The UNEP report, titled “Changing Taiga: Challenges for Mongolia's Reindeer Herders,” assesses the situation of the Dukha, Mongolia's reindeer herder community.
It notes that the taiga, the ecosystem in which the Dukha live, is a biodiversity hotspot and has abundant natural resources, but is also one of the regions of Mongolia that is the most vulernable to climate change.
26 March 2012: The UN Environment Programme (UNEP) has released a report titled “Changing Taiga: Challenges for Mongolia’s Reindeer Herders,” which calls for urgent support for Mongolia’s reindeer herders.
The report assesses the situation of the Dukha, Mongolia’s reindeer herder community, of which only some 200 members remain. Achim Steiner, UNEP Executive Director, emphasized that the taiga, the ecosystem in which the Dukha live, is a biodiversity hotspot and has abundant natural resources, but is also “one of the regions of Mongolia which could suffer the greatest impacts of climate change over the coming decades.” The report also notes that a number of resource extraction activities are undermining the livelihoods of the Dukha. It stresses that many of them have abandoned their traditional pastures because of unregulated, small-scale mining of gold and jade, which leads to deforestation, forest fires, chemical contamination and poisoning of water sources.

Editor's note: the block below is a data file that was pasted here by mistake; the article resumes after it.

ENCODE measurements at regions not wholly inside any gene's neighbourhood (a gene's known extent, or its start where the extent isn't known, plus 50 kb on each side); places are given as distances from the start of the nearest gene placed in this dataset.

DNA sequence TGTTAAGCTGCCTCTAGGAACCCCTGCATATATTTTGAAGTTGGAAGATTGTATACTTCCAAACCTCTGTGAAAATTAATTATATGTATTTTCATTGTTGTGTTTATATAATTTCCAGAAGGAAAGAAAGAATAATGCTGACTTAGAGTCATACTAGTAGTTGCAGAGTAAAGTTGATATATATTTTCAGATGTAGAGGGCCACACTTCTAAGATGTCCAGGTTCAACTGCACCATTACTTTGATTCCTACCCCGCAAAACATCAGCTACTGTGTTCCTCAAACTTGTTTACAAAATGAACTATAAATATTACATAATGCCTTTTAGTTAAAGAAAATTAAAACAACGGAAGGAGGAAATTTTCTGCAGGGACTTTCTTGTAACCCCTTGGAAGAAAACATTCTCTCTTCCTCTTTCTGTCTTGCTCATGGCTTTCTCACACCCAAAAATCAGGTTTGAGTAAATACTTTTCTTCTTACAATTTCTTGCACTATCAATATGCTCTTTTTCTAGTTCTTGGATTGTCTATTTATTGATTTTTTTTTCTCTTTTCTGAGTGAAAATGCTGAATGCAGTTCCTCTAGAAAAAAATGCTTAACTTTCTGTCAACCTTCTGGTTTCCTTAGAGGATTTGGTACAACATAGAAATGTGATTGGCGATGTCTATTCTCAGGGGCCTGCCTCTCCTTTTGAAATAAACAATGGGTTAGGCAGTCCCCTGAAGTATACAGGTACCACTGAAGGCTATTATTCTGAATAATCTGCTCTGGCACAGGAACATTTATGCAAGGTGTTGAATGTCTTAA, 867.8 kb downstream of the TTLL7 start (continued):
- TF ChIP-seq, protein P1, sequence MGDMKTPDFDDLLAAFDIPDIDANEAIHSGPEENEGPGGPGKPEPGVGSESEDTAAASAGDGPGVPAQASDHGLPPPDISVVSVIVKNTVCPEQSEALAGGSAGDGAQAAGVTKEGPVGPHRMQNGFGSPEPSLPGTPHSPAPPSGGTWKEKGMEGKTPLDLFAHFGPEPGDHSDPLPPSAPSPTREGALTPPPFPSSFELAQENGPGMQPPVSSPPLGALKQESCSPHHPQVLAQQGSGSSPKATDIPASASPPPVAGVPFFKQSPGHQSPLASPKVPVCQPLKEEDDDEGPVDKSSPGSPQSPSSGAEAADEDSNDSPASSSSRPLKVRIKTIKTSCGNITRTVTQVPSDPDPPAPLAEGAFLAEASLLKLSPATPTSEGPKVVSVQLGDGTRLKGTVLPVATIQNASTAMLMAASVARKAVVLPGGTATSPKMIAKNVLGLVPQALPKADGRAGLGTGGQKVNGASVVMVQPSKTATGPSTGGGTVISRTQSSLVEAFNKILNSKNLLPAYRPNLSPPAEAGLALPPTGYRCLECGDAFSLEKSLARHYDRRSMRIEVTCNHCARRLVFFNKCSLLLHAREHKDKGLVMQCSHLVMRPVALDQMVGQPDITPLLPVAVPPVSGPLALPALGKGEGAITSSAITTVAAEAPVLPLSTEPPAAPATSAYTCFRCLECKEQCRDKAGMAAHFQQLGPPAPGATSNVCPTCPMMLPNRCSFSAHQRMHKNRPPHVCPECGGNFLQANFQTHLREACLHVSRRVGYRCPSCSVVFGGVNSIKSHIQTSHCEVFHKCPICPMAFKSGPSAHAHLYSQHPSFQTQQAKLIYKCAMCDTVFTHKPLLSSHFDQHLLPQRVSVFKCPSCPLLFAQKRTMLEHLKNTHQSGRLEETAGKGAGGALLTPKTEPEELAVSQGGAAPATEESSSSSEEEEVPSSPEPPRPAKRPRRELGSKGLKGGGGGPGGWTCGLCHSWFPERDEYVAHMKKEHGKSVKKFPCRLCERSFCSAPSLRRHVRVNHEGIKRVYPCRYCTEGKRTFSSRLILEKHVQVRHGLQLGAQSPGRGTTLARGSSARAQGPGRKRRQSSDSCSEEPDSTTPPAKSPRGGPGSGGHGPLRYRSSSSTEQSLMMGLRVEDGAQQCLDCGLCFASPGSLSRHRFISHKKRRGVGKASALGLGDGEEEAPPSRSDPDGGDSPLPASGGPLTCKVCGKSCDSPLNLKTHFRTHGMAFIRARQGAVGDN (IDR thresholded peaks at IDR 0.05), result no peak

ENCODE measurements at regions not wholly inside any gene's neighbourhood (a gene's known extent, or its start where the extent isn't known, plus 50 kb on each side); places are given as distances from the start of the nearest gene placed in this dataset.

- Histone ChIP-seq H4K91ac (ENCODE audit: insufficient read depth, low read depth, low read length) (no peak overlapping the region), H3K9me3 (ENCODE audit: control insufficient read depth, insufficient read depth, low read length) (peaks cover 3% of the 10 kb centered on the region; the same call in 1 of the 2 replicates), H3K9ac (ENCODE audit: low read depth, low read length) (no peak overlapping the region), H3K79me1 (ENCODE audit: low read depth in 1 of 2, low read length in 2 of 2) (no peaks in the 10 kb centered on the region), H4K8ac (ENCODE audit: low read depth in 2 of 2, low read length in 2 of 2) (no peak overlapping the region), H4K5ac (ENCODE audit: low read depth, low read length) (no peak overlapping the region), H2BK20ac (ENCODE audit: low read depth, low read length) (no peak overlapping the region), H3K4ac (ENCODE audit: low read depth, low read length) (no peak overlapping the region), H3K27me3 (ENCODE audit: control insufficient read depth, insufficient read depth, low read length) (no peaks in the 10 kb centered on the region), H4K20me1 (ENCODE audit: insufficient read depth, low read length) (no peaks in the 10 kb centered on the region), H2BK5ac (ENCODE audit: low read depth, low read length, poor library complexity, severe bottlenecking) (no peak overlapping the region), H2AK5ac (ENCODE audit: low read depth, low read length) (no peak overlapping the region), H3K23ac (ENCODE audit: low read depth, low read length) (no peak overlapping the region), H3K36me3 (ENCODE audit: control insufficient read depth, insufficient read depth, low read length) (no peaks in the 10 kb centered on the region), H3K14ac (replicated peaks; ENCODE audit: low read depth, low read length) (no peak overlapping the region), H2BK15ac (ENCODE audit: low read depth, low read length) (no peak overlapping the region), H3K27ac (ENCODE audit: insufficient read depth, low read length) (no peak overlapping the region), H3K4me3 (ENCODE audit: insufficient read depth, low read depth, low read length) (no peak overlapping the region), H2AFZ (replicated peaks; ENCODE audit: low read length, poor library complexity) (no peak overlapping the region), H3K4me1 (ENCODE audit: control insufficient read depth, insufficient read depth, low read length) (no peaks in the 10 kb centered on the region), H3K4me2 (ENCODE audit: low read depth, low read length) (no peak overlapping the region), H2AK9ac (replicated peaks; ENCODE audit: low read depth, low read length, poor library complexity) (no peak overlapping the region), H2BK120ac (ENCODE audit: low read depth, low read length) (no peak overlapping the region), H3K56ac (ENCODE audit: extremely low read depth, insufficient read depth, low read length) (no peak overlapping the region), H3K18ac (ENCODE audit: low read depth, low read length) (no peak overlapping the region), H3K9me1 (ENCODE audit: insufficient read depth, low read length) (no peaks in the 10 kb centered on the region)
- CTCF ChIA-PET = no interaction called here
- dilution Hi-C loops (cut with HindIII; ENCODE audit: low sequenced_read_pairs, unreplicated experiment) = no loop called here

Kathrine Johnsen, lead author, stressed the need for protected area regulations or community partnerships to take full account of the Dukha’s needs and rights to access to their traditional pasture grounds and migration routes. The report recommends: monitoring reindeer numbers and changes in migration routes; forming community partnerships to support biodiversity and traditional Dukha livelihoods; re-evaluating current hunting regulations; and developing local herders’ institutions. [UN Press Release]